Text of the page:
German author Jennifer Teege, who co-wrote “My Grandfather Would Have Shot Me: A Black Woman Discovers Her Family’s Nazi Past,” will speak at this year’s Bonim Society Dinner on Sunday, Jan. 28, at the Gordon JCC.
Teege, now 47, lives in Germany and is the daughter of a German mother and a Nigerian father. At the age of 38, she learned that her maternal grandfather was Amon Goeth, a Nazi and commandant of the Plaszow concentration camp near Warsaw. Ralph Fiennes portrayed Goeth in the film “Schindler’s List.”
Although she was placed in an orphanage and then adopted at a young age, as a child Jennifer Teege had some contact with her biological mother and grandmother, a news release from her book publisher, The Experiment Publishing, stated.
Yet neither her mother nor grandmother revealed their family legacy. At age 38, beginning to learn the scope of her grandfather’s crimes, Teege comes to realize that if her grandfather had met her—a black woman—he would have killed her.
Teetering on the brink of severe depression, Teege delves into researching her family’s past. Over the two years that follow, she tentatively reconnects with her estranged mother Monika, explores the sites of Płaszów concentration camp and the former Jewish ghetto in Kraków, and returns to Israel, where she once attended college and learned fluent Hebrew.
Her book, co-written with Nikola Sellmair, was published in the United States in 2015. In a 2015 interview furnished by her publisher, Teege explains why she told her story publicly:
“I wanted to let go, to live in the here and now again, and be a good mother to my own children. On my path in that direction, Kraków was an important step. I realized that I am part of the third generation. I know now that I am not to blame, and the guilt no longer weighs heavily on my shoulders.
“That said, today I am occupied with the concept of responsibility. Everyone bears a responsibility to add value to their surroundings. I carry responsibility not only as a German woman, or as Amon Goeth’s granddaughter, but simply as a person.”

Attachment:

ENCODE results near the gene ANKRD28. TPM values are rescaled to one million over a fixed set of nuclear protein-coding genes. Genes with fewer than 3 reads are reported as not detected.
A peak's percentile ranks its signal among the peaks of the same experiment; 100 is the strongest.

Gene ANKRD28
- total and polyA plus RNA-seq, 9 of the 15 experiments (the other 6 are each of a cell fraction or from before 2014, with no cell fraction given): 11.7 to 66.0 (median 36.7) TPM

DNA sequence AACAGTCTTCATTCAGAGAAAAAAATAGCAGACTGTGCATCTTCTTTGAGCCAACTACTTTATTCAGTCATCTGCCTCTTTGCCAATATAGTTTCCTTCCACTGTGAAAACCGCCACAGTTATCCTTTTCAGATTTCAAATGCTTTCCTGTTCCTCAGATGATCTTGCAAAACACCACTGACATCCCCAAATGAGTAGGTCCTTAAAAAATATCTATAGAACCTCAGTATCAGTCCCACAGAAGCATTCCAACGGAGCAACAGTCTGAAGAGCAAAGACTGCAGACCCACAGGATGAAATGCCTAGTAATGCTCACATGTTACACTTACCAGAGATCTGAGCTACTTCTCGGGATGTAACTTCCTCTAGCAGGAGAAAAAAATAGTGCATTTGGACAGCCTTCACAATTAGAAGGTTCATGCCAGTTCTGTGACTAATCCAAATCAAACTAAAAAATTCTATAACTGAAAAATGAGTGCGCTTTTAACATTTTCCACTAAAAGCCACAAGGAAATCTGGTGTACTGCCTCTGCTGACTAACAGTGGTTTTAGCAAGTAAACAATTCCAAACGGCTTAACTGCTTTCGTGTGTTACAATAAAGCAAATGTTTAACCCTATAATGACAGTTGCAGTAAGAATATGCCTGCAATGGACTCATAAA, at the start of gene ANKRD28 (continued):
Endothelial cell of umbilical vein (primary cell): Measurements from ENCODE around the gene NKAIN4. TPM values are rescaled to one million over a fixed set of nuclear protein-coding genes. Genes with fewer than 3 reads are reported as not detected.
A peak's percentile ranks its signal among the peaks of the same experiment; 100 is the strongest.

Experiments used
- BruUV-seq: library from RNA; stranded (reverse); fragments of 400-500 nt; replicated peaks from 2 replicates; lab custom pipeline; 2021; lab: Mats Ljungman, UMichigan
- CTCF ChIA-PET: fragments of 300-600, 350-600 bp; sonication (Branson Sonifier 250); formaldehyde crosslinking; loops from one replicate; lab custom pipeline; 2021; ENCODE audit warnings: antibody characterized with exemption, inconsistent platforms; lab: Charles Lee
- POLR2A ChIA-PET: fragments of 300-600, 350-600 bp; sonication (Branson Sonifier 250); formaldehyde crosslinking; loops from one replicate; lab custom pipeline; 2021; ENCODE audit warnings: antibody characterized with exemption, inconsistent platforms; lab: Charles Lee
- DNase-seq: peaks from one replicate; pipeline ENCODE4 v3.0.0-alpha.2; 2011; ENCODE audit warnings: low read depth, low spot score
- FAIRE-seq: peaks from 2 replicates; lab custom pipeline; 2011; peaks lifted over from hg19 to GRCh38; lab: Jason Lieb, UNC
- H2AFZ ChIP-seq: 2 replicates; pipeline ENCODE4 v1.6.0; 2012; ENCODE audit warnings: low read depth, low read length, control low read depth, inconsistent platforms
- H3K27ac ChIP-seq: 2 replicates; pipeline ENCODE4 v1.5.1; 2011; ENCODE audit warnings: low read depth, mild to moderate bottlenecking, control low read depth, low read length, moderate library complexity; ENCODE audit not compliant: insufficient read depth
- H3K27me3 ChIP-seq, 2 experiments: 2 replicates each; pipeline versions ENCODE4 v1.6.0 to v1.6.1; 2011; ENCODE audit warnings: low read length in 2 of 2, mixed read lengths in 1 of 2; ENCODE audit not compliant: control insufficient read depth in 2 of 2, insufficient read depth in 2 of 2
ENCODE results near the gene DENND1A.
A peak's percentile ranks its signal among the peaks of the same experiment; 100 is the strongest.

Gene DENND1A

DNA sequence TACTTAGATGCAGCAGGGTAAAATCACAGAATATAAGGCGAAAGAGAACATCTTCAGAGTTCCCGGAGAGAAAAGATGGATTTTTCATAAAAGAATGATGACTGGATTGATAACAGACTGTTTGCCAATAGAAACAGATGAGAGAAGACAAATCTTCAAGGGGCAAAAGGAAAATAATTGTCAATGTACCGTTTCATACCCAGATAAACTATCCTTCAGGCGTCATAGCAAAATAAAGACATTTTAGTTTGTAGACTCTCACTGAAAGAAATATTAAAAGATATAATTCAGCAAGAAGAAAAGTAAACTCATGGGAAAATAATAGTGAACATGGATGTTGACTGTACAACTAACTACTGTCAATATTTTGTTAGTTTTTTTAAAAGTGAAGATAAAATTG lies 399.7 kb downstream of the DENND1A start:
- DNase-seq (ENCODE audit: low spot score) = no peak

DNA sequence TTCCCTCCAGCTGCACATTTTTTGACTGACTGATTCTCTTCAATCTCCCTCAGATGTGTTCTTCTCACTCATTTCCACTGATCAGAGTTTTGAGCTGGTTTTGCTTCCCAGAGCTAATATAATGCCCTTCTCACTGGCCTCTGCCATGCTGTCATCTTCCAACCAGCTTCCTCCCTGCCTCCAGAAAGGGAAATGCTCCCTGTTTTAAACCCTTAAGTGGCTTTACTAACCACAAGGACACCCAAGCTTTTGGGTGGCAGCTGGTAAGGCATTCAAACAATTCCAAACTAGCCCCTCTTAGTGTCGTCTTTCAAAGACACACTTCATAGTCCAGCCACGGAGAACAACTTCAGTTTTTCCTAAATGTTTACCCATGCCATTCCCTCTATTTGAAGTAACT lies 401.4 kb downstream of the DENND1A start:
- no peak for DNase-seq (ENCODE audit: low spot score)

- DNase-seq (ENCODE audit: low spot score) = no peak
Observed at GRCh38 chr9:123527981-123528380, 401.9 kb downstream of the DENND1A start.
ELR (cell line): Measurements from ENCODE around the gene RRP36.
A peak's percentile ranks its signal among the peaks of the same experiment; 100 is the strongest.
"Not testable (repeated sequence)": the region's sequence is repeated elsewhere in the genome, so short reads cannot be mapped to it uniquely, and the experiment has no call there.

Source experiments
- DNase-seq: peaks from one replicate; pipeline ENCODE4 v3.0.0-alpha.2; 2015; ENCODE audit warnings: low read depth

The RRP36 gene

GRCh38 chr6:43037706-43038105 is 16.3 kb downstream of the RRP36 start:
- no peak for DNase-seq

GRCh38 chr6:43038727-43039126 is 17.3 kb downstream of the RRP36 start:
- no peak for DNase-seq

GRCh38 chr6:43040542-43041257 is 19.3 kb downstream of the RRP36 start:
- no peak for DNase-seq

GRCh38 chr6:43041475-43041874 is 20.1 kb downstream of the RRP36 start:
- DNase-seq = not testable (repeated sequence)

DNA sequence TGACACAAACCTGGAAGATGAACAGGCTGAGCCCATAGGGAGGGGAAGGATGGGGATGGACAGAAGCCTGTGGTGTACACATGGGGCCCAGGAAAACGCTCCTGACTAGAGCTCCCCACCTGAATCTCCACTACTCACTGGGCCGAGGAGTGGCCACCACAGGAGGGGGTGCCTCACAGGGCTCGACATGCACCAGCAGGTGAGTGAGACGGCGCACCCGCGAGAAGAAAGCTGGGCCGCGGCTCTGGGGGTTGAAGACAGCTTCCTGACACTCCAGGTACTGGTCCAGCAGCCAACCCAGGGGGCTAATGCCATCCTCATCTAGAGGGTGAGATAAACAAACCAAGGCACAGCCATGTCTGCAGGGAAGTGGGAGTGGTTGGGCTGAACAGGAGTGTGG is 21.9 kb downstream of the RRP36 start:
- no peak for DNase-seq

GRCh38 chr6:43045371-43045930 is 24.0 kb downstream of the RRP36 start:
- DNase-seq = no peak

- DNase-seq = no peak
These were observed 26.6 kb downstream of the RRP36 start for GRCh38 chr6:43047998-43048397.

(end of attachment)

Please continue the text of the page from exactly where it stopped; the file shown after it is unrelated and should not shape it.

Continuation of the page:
The Bonim Society Dinner is held annually by the Jewish Federation and Jewish Foundation of Nashville and Middle Tennessee. The Bonim Society includes individuals and couples who make a gift of $1,000 or more to the Federation’s annual campaign. The dinner is open to the entire community; for more information contact Naomi Limor Sedek at email@example.com.
At the dinner, two leaders within the Nashville Jewish community – Stephen S. Riven and Frank Boehm – will be honored for their service with the 2018 President’s Award, the highest honor of the Jewish Federation of Nashville and Middle Tennessee.
The President’s Award, established in 2012, is presented annually to individuals who have a distinguished record of commitment to the Jewish people through their exemplary philanthropy, dedicated community service and betterment of Jewish life in Nashville, Israel and around the world.
Previous winners are Sandy Averbuch z’’l (2012), Bob Eisenstein (2013), Raymond Zimmerman (2014), Moshe and Libby Werthan (2016) and Patti and David Steine Jr. (2017). The 2015 award was presented jointly to Annette Eskind, Richard and Jane Eskind z’’l, Bernice and Joel Gordon and Eugene Pargh and Madeline Pargh z’’l. •